cruising the Loop will prove to be your very best teacher. if you are already a safe boater,
rest assured,
this voyage is far easier to make than you can possibly imagine in advance. So
don't make it more complicated in your mind, than it really is.

Above all else. . .  Whether you are new to boating, a novice or an Old Salt, all the
experience or boating education in the world will not matter near as much as simply being a
safe boater. Don't let lack of experience or education become your excuse for not going
now, or for not going at all.    

1. Caution and consideration should be used when reading books and blogs, or any
dated material.  Don't blindly expect fuel stops, docks, piers, marinas, safe anchorages, or
even water depths to be there when you are. If there is one thing you can expect cruising the
Great Loop, it is the unexpected.

2. Don't spend your cruising cash on paper charts.  (Yes, I get a lot of heat over this
suggestion.) However,
if you insist on using them, don't buy the expensive most current ones
until you are ready to pull up anchor and go. Paper charts are dated material. If you buy
them 6 months before you start your voyage, chances are they will be more 6 months old
already, and 2 years old by the time you are half way finished.

Note: your GPS will be much more accurate, because you can download updates as soon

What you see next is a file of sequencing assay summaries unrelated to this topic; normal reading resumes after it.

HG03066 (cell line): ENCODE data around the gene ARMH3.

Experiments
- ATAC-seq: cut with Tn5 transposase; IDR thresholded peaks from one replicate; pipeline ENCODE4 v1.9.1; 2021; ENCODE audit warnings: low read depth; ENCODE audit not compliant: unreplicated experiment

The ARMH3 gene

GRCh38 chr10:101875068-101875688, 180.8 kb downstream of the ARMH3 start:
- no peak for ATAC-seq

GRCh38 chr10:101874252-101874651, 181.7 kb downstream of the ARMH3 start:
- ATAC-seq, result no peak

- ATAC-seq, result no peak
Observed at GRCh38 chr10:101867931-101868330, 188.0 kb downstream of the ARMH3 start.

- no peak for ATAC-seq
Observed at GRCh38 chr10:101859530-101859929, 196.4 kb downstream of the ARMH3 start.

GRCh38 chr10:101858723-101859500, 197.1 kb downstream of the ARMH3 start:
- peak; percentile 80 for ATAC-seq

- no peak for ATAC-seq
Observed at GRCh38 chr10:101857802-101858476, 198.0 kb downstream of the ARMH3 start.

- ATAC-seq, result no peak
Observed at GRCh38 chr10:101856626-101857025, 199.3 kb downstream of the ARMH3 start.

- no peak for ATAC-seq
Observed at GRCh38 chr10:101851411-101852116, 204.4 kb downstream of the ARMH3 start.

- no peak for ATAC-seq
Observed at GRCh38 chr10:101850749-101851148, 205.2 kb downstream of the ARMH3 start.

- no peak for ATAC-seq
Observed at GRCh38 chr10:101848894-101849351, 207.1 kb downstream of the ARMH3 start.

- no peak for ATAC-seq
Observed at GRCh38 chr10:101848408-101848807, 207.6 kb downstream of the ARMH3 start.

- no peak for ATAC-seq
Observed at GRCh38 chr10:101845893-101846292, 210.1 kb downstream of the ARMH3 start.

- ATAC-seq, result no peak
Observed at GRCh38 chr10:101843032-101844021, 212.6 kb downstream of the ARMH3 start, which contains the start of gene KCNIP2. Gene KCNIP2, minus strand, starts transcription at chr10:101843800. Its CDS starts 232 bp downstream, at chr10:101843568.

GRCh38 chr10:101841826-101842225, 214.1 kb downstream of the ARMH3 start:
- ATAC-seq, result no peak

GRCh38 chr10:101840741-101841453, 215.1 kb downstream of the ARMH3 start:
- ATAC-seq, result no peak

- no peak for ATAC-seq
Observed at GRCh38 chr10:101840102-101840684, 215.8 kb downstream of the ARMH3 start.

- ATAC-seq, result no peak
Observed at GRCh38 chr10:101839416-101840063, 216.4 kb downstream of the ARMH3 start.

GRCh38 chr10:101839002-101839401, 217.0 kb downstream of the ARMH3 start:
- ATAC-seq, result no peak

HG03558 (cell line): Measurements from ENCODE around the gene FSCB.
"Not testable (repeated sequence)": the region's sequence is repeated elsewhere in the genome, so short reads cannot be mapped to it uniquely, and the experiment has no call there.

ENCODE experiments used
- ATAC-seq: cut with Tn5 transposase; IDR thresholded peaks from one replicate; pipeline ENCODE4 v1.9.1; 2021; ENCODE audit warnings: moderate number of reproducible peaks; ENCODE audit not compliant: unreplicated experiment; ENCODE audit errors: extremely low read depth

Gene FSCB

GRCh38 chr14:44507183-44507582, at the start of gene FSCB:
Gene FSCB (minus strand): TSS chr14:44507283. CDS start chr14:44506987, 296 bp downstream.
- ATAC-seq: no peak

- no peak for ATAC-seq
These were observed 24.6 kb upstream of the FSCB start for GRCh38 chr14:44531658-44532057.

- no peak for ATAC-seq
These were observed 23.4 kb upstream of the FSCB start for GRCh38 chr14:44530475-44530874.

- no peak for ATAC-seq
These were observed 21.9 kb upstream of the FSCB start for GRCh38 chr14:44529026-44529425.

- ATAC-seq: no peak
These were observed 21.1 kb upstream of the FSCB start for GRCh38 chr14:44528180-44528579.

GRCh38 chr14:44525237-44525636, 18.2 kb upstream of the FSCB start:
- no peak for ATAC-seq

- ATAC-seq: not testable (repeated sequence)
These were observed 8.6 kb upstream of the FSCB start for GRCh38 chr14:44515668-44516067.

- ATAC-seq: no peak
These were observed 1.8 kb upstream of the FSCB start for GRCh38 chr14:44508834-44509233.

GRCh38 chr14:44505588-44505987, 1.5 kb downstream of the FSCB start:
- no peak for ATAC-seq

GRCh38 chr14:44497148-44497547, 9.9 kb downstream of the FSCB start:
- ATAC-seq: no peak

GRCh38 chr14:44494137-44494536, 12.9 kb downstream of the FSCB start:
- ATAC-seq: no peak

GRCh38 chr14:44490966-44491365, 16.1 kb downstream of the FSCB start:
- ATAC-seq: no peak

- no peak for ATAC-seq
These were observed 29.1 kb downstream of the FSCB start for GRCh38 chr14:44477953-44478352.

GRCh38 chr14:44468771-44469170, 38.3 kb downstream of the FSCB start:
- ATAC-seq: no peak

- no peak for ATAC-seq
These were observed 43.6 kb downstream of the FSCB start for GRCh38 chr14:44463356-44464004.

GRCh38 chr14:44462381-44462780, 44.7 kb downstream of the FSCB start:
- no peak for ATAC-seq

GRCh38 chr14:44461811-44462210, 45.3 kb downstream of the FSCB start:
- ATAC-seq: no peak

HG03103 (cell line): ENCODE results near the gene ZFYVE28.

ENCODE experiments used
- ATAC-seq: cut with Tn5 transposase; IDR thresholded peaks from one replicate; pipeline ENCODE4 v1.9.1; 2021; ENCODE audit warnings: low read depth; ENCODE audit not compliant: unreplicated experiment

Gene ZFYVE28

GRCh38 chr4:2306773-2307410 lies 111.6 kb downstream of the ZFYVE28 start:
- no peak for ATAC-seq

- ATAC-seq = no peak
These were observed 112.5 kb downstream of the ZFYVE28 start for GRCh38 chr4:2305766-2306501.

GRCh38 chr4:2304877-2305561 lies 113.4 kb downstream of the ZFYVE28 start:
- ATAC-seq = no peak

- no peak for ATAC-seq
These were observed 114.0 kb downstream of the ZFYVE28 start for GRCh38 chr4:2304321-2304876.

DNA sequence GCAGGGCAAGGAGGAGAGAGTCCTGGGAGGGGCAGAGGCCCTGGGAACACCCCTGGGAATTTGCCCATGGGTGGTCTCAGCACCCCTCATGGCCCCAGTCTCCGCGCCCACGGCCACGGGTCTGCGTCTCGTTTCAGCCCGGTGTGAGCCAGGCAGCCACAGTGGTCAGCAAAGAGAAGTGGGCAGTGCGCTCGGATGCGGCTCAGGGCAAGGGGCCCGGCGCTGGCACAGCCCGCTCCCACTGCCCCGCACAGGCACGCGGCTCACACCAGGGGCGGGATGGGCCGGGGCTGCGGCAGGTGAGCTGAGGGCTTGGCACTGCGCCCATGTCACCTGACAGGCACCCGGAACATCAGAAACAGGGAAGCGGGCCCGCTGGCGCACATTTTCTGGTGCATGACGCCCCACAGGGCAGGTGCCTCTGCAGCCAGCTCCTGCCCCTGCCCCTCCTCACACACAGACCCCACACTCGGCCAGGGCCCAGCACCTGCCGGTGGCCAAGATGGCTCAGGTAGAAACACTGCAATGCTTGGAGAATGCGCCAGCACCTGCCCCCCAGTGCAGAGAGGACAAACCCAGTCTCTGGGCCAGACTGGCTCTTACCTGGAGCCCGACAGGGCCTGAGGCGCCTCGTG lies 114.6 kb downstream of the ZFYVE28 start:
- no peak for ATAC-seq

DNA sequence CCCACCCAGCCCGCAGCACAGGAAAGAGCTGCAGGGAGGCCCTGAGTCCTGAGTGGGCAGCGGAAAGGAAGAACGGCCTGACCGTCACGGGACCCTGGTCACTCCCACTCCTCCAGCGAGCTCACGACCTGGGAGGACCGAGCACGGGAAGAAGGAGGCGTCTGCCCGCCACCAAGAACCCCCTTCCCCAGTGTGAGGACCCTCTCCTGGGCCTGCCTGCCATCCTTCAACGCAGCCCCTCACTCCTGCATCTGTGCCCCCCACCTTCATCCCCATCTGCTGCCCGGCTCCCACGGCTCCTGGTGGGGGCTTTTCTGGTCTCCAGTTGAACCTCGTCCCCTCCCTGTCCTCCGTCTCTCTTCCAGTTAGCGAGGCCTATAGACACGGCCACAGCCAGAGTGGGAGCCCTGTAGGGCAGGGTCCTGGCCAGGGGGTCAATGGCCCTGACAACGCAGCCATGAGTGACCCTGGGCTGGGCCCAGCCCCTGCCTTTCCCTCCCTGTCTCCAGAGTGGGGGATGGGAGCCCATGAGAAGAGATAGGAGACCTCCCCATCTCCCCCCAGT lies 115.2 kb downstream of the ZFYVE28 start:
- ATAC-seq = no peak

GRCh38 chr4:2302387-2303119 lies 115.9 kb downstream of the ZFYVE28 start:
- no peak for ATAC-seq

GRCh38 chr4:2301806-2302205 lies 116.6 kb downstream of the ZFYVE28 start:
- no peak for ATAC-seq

as NOAA enters the change. Since NOAA is the original source of, and responsible for the
production of
all nautical charts, you get them as soon as the paper chart publishers get
them.  This is why we have chosen to backup our GPS and our battery power (in case of
equipment or electrical failure) instead of buying all those expensive paper charts.

3. When planning on your trip - plan on taking your time. True, in a fast boat or a slow
one, averaging 50 miles a day (which is what most Loopers do) one could "conceivably"
cruise the 5,600 miles of the Great Loop in 110 days. However, there is good reason why
most "Loopers" take a year or more to complete their voyage.

4. Cruising the Great Loop is not a race. For one thing, there is simply too much to see
and do along the way. Additionally, in most areas your speed will be greatly limited by 10mph
speed limits, no wake zones, tides, water conditions, traffic and wait times for Bridge or Lock